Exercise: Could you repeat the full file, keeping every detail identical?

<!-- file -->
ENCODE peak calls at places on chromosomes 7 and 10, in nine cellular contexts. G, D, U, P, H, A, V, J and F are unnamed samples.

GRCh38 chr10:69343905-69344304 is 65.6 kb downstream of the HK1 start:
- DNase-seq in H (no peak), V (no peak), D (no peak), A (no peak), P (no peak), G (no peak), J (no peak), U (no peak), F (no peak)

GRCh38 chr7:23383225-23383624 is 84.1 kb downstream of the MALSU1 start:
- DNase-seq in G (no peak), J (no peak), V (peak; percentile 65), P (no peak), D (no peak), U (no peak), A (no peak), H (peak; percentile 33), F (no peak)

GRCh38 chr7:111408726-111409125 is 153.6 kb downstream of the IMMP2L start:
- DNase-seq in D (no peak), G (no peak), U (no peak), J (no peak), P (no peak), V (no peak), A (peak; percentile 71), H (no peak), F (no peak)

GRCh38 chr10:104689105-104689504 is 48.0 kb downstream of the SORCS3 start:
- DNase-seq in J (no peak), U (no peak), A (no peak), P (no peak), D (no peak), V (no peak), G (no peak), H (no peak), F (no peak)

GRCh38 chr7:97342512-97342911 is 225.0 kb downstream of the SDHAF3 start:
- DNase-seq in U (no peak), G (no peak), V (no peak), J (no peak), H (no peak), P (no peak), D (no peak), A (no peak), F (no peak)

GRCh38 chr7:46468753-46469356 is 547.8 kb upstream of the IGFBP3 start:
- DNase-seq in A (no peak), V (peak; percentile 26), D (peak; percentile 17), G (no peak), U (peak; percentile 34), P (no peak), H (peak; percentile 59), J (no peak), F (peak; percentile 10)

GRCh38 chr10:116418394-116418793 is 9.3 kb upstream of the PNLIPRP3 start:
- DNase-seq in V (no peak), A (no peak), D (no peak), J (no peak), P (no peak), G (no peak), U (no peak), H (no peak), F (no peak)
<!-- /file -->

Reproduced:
ENCODE peak calls at places on chromosomes 7 and 10, in nine cellular contexts. G, D, U, P, H, A, V, J and F are unnamed samples.

GRCh38 chr10:69343905-69344304 is 65.6 kb downstream of the HK1 start:
- DNase-seq in H (no peak), V (no peak), D (no peak), A (no peak), P (no peak), G (no peak), J (no peak), U (no peak), F (no peak)

GRCh38 chr7:23383225-23383624 is 84.1 kb downstream of the MALSU1 start:
- DNase-seq in G (no peak), J (no peak), V (peak; percentile 65), P (no peak), D (no peak), U (no peak), A (no peak), H (peak; percentile 33), F (no peak)

GRCh38 chr7:111408726-111409125 is 153.6 kb downstream of the IMMP2L start:
- DNase-seq in D (no peak), G (no peak), U (no peak), J (no peak), P (no peak), V (no peak), A (peak; percentile 71), H (no peak), F (no peak)

GRCh38 chr10:104689105-104689504 is 48.0 kb downstream of the SORCS3 start:
- DNase-seq in J (no peak), U (no peak), A (no peak), P (no peak), D (no peak), V (no peak), G (no peak), H (no peak), F (no peak)

GRCh38 chr7:97342512-97342911 is 225.0 kb downstream of the SDHAF3 start:
- DNase-seq in U (no peak), G (no peak), V (no peak), J (no peak), H (no peak), P (no peak), D (no peak), A (no peak), F (no peak)

GRCh38 chr7:46468753-46469356 is 547.8 kb upstream of the IGFBP3 start:
- DNase-seq in A (no peak), V (peak; percentile 26), D (peak; percentile 17), G (no peak), U (peak; percentile 34), P (no peak), H (peak; percentile 59), J (no peak), F (peak; percentile 10)

GRCh38 chr10:116418394-116418793 is 9.3 kb upstream of the PNLIPRP3 start:
- DNase-seq in V (no peak), A (no peak), D (no peak), J (no peak), P (no peak), G (no peak), U (no peak), H (no peak), F (no peak)